US4320873A (en) * 1979-05-21 1982-03-23 S. C. Johnson & Son, Inc. Controlled release air freshener using an absorbent generator
US4528125A (en) * 1983-03-03 1985-07-09 The Dow Chemical Company Sustained release compositions
US4617147A (en) * 1984-03-01 1986-10-14 Ichiro Shibanai Process for preparation of solid perfumes
US4666671A (en) * 1985-04-03 1987-05-19 Givaudan Corporation Method for deodorizing urinals and toilet bowls with fragranced gel blocks
US4708821A (en) * 1985-03-27 1987-11-24 Hoechst Gosei Kabushiki Kaisha Process for preparing aqueous gel and use thereof
US4778783A (en) * 1987-03-06 1988-10-18 Elizabeth Gondra Cream or gel for prolonging the effect of perfume-fragrance on a person
US4803195A (en) * 1987-02-20 1989-02-07 Firmenich S.A. Perfume composition with deodorising or antiperspirant action
US5000947A (en) * 1989-05-30 1991-03-19 Moleculon, Inc. Shaped articles containing liquefiable powders for delivery of cosmetic and other personal care agents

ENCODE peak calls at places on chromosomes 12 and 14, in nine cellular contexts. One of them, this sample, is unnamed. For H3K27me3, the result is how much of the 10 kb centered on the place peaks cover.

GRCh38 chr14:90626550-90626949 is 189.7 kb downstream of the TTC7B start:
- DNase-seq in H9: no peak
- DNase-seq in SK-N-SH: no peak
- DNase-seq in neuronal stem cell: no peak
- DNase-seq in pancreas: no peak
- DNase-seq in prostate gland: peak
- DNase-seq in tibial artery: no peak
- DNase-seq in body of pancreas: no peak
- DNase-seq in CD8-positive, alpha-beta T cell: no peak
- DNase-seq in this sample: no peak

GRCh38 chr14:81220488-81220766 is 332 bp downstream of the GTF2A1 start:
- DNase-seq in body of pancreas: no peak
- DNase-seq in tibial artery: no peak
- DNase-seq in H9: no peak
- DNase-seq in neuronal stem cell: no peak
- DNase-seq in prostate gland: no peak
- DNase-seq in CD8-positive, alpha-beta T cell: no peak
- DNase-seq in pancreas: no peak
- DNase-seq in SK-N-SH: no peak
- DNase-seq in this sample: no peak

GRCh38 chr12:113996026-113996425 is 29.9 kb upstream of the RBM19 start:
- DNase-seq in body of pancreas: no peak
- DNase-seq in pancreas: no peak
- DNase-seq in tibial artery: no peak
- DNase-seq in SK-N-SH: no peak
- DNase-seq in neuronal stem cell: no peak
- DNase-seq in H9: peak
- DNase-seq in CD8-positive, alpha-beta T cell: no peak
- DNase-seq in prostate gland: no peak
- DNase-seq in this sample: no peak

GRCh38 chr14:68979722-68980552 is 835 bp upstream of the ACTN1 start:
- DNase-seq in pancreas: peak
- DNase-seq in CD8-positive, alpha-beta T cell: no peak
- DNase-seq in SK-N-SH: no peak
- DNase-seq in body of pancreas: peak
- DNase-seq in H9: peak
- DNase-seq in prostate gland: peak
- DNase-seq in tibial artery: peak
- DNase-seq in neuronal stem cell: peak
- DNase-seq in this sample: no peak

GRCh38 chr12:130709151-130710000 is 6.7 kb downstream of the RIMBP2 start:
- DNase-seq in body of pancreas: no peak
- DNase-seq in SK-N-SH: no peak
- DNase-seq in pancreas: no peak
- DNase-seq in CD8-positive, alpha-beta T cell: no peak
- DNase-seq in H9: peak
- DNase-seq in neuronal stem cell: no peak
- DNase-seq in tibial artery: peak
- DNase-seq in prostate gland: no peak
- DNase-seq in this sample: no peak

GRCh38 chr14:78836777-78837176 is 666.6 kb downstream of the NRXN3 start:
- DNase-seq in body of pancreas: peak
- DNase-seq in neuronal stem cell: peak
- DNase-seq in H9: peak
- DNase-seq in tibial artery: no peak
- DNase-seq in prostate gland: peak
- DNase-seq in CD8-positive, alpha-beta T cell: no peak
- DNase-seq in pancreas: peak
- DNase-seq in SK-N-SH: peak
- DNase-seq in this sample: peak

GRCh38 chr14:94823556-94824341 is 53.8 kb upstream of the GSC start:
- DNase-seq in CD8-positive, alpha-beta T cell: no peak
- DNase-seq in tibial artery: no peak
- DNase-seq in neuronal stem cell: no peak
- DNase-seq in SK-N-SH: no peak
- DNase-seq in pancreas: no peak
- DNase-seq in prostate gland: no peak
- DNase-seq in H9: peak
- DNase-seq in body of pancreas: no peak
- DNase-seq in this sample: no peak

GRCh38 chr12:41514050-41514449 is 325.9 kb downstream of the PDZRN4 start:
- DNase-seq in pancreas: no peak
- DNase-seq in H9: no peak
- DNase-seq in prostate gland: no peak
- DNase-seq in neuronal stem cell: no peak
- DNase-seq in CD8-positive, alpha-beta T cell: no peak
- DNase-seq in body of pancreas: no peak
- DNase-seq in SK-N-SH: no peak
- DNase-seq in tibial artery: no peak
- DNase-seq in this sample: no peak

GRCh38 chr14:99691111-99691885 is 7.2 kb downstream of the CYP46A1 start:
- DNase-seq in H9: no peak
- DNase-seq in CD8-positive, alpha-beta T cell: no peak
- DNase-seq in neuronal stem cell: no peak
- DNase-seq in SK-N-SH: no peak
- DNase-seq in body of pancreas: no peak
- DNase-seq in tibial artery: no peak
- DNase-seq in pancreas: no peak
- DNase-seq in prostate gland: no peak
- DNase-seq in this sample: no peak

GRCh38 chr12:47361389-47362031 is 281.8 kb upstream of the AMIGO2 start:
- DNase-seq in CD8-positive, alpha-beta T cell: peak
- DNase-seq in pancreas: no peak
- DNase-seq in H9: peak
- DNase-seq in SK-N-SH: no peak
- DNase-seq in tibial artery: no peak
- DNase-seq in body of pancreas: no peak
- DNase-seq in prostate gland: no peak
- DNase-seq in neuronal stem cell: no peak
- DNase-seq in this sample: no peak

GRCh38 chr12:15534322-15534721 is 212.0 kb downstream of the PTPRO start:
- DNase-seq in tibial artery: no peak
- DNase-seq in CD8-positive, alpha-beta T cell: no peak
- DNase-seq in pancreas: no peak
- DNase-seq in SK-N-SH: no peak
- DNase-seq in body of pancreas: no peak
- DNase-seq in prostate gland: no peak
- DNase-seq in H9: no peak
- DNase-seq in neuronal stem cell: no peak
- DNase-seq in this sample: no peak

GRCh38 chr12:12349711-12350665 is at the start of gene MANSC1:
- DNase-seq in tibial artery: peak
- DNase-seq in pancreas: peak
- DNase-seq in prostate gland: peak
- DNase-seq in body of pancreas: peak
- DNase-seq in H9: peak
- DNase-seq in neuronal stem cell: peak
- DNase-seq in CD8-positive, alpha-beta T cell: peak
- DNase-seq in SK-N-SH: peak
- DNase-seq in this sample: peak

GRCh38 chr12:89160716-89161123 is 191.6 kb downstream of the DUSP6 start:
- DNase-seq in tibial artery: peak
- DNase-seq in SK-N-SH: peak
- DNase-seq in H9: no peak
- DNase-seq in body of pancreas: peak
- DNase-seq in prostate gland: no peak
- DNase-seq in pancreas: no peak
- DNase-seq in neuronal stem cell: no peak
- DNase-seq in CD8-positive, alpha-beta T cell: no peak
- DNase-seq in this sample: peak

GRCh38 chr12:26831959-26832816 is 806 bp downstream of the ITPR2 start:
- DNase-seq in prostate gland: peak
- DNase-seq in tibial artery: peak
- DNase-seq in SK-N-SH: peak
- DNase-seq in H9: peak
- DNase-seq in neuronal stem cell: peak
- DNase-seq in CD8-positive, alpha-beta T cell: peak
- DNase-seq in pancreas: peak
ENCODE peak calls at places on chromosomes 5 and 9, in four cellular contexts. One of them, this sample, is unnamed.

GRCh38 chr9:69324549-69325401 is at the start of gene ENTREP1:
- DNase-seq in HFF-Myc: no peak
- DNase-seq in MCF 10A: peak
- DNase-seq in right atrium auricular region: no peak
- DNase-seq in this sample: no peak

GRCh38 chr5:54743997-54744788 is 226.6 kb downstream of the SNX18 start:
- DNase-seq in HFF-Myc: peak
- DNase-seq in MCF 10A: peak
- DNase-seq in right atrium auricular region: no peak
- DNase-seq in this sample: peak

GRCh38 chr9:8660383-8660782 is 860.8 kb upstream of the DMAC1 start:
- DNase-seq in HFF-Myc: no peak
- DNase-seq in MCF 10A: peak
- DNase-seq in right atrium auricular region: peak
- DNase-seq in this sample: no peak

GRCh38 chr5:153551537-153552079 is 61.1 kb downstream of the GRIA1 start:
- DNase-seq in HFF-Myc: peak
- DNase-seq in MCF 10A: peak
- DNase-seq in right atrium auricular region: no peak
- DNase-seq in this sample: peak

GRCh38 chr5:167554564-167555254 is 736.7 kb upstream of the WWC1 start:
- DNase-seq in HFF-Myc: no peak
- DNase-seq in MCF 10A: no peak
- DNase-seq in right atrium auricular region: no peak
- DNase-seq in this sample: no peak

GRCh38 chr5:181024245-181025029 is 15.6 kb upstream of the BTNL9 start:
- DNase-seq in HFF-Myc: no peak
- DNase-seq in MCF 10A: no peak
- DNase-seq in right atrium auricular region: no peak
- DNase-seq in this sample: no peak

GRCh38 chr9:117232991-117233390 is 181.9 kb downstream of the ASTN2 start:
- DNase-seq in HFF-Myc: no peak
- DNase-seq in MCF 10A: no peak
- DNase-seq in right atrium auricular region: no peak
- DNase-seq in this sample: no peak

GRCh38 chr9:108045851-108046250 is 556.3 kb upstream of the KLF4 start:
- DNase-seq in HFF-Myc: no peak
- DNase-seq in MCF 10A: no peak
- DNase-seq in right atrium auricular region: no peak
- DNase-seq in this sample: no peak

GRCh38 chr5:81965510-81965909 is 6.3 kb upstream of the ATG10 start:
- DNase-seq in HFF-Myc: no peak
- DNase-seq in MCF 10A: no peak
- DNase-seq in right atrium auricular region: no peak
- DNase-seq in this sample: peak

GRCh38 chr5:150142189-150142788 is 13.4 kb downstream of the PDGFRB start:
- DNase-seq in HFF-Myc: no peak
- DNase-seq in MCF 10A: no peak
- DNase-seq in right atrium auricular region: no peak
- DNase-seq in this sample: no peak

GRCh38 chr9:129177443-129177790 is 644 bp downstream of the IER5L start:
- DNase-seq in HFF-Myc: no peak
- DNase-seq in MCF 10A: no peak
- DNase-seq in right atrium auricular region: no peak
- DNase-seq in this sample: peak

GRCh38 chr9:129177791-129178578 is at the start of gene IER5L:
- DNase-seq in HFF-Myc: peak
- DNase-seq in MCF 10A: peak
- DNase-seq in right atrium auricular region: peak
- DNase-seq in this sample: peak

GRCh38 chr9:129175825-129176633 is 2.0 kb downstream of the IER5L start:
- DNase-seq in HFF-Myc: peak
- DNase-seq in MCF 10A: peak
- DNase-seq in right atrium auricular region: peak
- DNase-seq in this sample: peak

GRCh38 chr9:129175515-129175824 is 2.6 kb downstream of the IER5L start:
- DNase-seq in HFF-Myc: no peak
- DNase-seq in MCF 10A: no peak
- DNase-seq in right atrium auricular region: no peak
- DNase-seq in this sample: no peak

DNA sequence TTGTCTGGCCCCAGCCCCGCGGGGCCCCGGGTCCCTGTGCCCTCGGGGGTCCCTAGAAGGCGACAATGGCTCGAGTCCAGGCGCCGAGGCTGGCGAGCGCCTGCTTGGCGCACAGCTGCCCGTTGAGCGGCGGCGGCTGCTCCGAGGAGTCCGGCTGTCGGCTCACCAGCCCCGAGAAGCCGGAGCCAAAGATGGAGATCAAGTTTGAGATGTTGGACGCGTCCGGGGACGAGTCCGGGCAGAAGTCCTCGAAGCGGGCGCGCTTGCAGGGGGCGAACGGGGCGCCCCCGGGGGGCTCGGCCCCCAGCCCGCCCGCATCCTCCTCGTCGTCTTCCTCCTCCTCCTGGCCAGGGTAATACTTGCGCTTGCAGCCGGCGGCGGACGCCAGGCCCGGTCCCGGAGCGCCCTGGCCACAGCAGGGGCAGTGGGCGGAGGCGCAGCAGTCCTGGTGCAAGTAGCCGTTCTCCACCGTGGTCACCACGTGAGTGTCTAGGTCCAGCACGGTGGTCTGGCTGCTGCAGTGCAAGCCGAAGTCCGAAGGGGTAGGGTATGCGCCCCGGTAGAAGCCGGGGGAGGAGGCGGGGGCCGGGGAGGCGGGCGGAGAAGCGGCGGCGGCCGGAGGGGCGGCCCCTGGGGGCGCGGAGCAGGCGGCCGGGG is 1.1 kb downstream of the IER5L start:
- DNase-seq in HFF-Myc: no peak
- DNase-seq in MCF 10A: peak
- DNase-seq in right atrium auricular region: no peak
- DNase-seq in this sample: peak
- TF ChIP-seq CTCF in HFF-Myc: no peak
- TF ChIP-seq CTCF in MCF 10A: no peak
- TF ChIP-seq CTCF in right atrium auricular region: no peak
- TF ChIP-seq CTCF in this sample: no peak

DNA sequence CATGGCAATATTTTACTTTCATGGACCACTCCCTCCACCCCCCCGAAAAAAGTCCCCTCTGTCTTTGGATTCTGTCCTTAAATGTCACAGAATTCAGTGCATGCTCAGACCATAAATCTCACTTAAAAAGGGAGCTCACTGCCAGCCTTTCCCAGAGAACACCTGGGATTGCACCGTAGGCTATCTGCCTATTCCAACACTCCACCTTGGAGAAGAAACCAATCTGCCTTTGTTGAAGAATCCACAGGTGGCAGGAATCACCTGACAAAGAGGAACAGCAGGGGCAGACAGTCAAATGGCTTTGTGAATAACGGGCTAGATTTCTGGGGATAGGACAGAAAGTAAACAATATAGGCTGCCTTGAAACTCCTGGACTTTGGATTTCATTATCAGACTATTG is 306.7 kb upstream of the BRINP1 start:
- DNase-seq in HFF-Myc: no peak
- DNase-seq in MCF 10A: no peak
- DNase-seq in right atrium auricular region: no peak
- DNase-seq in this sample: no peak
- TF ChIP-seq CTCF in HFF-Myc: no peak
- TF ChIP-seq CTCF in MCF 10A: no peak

US5206019A (en) * 1989-05-30 1993-04-27 Moleculon, Inc. Soap compositions containing liquid-loaded powders
US5206022A (en) * 1989-05-30 1993-04-27 Moleculon, Inc. Insect repellent compositions
US5209932A (en) * 1989-05-30 1993-05-11 Moleculon, Inc. Foot care compositions
US5209923A (en) * 1989-05-30 1993-05-11 Moleculon, Inc. Sunscreen composition
US5223267A (en) * 1989-05-30 1993-06-29 Purepac, Inc. Analgesic compositions
US5223251A (en) * 1989-05-30 1993-06-29 Purepac, Inc. Skin fragrance compositions
US5290570A (en) * 1989-05-30 1994-03-01 Purepac, Inc. Lotions containing liquid-loaded powder
US5324490A (en) * 1992-11-02 1994-06-28 Eftichios Van Vlahakis Deodorant container and perfumed stable gel assembly and method of manufacture
US5576286A (en) * 1994-01-18 1996-11-19 Scentex, Inc. Liquid potpourri and method of manufacture
GB2309625A (en) * 1996-02-03 1997-08-06 Reilly Brendon O Friction producing insole to reduce slipping of foot within footwear
US5668103A (en) * 1994-07-19 1997-09-16 Mateson; Mark Air cleaner composition
US5968498A (en) * 1997-03-31 1999-10-19 Okada; Toru Freshness retaining gel composition
US5985821A (en) * 1997-08-28 1999-11-16 Orlandi, Inc. Fragrance gel product